Non-Communicable diseases (NCDs), including obesity, are emerging as the major health concern of the 21st century. Excess adiposity and related NCD metabolic disturbances have stimulated development of new lipid compartment measurement technologies to help us to understand cellular energy exchange, to refine phenotypes, and to develop predictive markers of adverse clinical outcomes. Recent advances now allow quantification of multiple intracellular lipid and adipose tissue compartments that can be evaluated across the human lifespan. With magnetic resonance methods leading the way, newer approaches will give molecular structural and metabolic information beyond the laboratory in real-world settings. The union between these new technologies and the growing NCD population is creating an exciting interface in advancing our understanding of chronic disease mechanisms. Not long ago the main measurable lipid compartment was total body fat, mainly triglyceride, in adults. Advances now enable investigators to quantify lipid compartments in vivo that range in size from microscopic intracellular lipid-containing organelles found in a wide range of tissues, to those that account for a large fraction of body weight, across the human lifespan. This emerging area of lipid compartment measurement in vivo is providing new insights into the pathophysiology of multiple disease states, notably non-communicable chronic diseases. Future developments promise to go beyond measurements of lipid compartment size, to lipid structural and dynamic estimates, with metabolic insights gained by moving from restricted laboratory settings to real-world conditions.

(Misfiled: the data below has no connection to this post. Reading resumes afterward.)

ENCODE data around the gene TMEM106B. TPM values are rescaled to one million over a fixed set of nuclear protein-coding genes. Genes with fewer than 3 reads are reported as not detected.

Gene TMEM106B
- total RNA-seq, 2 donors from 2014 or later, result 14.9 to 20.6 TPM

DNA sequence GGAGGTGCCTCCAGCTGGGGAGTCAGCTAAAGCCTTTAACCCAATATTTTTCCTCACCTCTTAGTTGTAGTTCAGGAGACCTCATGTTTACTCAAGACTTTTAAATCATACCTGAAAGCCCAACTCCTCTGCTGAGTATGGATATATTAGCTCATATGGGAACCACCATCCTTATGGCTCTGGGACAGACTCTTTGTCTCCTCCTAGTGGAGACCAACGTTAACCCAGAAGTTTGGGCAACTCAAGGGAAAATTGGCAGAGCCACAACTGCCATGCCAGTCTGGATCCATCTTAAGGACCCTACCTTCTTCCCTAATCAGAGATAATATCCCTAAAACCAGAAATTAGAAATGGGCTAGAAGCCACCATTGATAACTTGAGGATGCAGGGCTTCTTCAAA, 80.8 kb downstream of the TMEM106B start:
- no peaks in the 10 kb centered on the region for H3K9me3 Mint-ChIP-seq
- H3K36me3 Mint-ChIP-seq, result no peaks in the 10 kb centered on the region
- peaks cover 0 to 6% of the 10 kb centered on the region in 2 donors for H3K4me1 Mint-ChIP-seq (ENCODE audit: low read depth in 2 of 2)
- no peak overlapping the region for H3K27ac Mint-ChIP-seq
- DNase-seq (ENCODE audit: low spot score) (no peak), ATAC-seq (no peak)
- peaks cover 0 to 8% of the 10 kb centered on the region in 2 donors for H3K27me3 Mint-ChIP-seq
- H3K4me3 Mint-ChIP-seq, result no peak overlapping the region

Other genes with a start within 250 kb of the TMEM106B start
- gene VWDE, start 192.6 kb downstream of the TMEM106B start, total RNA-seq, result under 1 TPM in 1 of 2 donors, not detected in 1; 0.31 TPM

- Body composition
ASJC Scopus subject areas
- Endocrinology, Diabetes and Metabolism